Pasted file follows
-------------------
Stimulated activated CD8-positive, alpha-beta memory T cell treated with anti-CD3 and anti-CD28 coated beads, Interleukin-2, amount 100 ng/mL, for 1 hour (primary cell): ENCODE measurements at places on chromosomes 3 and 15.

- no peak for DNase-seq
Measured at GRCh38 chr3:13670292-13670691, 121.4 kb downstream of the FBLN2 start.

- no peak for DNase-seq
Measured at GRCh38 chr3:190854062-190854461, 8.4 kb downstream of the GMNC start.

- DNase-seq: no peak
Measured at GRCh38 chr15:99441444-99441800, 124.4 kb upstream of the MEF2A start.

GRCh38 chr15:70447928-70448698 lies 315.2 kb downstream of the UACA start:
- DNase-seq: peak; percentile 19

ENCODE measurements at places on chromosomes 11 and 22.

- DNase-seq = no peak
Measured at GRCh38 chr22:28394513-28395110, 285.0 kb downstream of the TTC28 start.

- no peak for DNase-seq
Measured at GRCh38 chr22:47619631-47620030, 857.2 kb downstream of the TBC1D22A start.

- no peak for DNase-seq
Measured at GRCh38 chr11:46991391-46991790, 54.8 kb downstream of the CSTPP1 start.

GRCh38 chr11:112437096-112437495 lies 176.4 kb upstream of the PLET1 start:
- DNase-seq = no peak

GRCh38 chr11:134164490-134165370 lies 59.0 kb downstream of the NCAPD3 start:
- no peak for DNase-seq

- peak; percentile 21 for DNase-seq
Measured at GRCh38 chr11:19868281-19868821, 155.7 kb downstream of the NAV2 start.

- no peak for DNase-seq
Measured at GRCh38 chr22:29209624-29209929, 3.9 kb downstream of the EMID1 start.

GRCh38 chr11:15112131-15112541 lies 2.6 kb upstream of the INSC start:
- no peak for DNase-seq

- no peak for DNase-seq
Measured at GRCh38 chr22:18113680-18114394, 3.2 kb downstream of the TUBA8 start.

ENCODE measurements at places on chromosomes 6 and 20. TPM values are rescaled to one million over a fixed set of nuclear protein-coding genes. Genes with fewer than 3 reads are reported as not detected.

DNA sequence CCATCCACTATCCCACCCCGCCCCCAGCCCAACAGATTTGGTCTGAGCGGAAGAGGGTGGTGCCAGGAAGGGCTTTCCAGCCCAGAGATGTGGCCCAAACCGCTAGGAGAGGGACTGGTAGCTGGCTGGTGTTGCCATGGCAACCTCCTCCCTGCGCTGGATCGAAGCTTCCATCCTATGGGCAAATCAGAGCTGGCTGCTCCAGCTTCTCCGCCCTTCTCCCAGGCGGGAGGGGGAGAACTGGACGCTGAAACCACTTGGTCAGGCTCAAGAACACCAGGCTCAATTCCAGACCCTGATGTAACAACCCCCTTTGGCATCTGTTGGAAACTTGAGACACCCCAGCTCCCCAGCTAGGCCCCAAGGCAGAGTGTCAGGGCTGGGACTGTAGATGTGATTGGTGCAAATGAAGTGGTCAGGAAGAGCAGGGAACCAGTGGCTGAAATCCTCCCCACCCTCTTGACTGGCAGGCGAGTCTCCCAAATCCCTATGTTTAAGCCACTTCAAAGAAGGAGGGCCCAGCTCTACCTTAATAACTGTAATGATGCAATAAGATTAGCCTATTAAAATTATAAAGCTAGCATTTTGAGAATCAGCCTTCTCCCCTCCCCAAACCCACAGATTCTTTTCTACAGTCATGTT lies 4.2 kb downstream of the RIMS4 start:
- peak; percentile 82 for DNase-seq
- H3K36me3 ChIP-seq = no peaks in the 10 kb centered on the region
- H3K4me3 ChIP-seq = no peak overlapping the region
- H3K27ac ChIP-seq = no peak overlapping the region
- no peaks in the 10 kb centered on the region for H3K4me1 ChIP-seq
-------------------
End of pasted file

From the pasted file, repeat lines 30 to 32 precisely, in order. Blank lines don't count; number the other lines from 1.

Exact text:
DNA sequence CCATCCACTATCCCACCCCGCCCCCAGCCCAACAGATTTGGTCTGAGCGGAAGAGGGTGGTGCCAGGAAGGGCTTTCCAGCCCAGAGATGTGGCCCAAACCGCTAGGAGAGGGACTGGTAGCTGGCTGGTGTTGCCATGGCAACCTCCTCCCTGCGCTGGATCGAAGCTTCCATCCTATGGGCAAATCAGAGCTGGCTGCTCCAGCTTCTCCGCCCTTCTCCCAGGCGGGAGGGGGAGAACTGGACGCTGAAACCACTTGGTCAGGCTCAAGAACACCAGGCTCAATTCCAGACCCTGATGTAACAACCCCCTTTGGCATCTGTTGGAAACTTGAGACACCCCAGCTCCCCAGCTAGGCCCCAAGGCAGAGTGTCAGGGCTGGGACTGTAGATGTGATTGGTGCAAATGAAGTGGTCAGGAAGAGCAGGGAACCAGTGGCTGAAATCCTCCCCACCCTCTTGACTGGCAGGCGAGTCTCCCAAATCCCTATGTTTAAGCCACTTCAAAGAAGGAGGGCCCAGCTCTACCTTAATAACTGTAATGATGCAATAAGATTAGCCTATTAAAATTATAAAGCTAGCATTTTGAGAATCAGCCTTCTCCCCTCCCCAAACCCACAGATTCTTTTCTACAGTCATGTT lies 4.2 kb downstream of the RIMS4 start:
- peak; percentile 82 for DNase-seq
- H3K36me3 ChIP-seq = no peaks in the 10 kb centered on the region